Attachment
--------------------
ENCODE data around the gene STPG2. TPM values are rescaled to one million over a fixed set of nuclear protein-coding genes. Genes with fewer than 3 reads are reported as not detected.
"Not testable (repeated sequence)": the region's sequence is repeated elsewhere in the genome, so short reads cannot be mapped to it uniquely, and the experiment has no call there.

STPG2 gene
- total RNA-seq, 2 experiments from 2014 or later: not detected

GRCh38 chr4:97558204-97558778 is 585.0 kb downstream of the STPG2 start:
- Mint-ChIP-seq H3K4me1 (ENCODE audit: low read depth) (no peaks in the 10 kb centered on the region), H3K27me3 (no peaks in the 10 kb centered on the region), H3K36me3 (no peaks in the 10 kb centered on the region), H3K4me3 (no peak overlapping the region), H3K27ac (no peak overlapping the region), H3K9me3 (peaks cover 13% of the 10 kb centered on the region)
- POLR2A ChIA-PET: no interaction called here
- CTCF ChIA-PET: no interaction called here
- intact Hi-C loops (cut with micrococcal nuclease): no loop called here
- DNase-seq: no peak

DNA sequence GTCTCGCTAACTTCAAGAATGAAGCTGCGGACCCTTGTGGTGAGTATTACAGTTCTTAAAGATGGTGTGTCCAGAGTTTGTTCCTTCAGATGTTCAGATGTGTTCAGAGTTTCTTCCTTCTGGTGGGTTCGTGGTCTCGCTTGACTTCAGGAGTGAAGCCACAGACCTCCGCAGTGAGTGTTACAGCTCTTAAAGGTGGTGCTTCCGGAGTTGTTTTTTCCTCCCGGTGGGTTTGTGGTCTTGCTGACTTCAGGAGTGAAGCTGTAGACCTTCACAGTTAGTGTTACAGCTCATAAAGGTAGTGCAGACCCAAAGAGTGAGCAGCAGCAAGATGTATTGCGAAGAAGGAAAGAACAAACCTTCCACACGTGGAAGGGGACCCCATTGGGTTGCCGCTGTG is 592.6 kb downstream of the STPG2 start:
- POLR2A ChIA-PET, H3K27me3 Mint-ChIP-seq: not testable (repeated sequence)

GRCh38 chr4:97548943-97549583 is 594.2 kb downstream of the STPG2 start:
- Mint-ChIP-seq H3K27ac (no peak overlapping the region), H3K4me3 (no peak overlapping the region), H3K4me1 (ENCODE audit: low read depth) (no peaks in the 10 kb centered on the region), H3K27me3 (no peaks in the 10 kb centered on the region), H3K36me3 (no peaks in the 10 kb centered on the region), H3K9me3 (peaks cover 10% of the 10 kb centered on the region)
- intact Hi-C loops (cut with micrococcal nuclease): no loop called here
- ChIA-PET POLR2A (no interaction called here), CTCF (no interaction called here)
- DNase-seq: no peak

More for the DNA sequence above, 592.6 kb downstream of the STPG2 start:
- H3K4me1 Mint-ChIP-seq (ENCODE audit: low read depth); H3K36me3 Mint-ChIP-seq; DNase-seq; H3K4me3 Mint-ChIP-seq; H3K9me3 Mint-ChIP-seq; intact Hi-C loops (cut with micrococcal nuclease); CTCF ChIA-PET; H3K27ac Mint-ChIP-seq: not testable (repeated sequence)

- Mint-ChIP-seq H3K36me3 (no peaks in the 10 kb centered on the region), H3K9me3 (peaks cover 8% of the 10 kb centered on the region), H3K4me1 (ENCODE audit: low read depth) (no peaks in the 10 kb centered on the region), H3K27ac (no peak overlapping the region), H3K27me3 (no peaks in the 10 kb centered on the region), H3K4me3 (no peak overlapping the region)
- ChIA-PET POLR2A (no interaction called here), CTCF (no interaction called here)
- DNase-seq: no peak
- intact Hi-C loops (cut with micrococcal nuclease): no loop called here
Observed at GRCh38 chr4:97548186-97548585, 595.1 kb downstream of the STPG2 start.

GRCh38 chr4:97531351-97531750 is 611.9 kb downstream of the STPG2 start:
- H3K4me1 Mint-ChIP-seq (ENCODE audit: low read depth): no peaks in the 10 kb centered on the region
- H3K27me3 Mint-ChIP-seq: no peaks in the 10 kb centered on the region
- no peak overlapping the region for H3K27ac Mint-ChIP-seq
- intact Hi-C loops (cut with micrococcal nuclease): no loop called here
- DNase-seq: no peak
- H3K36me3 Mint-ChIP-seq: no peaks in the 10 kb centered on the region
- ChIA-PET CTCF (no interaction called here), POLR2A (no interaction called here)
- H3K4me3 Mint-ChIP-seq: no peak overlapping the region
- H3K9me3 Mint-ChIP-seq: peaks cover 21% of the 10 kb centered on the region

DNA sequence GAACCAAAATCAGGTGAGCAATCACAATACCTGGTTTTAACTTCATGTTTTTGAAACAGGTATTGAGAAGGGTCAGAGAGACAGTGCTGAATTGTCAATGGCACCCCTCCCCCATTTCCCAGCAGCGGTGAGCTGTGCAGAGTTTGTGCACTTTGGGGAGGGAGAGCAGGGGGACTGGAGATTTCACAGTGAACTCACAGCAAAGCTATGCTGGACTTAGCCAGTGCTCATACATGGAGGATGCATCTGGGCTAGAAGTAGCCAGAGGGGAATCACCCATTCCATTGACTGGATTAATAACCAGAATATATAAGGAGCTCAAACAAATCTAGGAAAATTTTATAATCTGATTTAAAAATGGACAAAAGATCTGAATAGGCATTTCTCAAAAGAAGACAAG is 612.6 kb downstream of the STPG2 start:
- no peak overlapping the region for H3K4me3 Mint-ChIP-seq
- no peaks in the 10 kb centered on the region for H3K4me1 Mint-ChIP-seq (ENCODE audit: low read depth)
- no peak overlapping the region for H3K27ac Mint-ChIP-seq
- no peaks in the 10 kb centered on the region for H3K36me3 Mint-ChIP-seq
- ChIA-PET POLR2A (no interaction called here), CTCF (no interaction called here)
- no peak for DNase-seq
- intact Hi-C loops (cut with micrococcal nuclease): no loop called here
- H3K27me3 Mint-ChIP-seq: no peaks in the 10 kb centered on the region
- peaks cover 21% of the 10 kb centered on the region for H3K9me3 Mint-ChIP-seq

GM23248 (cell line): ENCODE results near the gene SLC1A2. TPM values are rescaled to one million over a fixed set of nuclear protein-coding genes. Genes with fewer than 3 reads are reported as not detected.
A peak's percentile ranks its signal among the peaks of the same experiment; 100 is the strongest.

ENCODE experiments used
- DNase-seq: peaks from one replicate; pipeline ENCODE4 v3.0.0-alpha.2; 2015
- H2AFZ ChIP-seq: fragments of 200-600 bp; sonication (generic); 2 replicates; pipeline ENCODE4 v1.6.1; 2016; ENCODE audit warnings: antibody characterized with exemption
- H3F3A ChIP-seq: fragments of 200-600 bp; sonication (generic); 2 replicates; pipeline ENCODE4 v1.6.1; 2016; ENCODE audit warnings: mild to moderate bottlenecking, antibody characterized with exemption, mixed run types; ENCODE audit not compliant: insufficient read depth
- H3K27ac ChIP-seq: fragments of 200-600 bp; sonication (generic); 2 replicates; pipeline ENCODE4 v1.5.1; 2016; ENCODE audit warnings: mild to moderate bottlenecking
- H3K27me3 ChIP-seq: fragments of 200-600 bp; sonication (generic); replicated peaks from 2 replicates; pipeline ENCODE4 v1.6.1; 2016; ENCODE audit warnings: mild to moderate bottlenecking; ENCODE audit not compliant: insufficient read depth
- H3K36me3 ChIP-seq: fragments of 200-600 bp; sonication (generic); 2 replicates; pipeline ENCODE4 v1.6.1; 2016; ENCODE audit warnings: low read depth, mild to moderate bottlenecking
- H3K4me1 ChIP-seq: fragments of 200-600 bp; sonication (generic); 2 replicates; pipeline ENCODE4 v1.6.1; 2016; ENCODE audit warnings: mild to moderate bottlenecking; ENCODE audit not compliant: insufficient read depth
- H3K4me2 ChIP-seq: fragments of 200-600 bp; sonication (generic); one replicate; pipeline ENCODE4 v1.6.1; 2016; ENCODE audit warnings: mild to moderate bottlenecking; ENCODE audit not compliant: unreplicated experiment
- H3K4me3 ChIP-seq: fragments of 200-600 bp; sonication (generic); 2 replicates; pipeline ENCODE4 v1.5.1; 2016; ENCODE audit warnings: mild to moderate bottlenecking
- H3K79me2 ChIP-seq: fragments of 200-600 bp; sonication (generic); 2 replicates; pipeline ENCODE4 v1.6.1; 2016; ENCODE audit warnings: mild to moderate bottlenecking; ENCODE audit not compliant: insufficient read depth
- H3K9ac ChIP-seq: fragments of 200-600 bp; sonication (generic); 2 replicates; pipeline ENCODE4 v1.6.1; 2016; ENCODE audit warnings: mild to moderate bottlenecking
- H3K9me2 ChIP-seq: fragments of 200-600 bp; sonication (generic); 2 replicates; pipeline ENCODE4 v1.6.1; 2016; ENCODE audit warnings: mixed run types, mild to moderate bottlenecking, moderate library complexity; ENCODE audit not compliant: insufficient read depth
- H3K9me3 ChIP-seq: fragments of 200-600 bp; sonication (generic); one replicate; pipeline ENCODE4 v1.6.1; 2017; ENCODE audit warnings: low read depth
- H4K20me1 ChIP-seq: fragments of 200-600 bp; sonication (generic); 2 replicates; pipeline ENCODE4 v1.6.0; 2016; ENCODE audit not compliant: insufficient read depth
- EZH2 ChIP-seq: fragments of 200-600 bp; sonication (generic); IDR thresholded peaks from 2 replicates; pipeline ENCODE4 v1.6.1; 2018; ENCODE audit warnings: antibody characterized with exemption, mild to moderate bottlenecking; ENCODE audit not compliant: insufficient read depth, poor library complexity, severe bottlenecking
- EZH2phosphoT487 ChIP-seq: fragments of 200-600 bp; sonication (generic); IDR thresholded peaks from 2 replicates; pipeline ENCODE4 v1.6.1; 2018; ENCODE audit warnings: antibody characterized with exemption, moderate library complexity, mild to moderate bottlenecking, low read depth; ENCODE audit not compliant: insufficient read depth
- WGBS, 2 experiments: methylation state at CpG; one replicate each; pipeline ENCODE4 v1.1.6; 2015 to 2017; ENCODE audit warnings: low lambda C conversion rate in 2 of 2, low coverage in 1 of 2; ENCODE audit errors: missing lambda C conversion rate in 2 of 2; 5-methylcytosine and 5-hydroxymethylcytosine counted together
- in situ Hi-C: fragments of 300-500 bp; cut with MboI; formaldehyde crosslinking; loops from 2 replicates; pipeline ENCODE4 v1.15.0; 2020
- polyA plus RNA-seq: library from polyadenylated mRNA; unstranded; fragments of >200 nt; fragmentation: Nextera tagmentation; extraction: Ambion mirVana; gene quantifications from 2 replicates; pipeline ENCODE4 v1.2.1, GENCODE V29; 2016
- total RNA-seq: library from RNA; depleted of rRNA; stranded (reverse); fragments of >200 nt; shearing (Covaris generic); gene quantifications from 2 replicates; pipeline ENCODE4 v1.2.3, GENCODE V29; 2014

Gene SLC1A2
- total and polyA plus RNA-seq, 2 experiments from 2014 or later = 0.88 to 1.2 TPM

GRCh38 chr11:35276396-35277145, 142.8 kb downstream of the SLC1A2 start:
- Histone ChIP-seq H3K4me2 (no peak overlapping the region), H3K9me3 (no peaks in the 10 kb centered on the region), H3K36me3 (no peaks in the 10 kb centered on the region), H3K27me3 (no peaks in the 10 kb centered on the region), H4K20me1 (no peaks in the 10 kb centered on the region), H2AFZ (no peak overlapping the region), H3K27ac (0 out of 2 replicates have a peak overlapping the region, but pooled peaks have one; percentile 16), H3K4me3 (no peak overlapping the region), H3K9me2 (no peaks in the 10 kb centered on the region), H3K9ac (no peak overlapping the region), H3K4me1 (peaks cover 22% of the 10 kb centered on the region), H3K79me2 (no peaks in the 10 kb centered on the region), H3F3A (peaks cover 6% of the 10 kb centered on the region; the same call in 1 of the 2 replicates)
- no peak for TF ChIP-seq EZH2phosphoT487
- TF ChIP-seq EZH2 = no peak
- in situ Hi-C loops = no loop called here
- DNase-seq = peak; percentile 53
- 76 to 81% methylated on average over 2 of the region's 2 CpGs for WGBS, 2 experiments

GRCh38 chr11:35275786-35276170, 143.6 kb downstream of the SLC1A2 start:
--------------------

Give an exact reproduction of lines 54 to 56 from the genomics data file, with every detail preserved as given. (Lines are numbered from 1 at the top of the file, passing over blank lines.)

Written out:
- H3K4me1 ChIP-seq: fragments of 200-600 bp; sonication (generic); 2 replicates; pipeline ENCODE4 v1.6.1; 2016; ENCODE audit warnings: mild to moderate bottlenecking; ENCODE audit not compliant: insufficient read depth
- H3K4me2 ChIP-seq: fragments of 200-600 bp; sonication (generic); one replicate; pipeline ENCODE4 v1.6.1; 2016; ENCODE audit warnings: mild to moderate bottlenecking; ENCODE audit not compliant: unreplicated experiment
- H3K4me3 ChIP-seq: fragments of 200-600 bp; sonication (generic); 2 replicates; pipeline ENCODE4 v1.5.1; 2016; ENCODE audit warnings: mild to moderate bottlenecking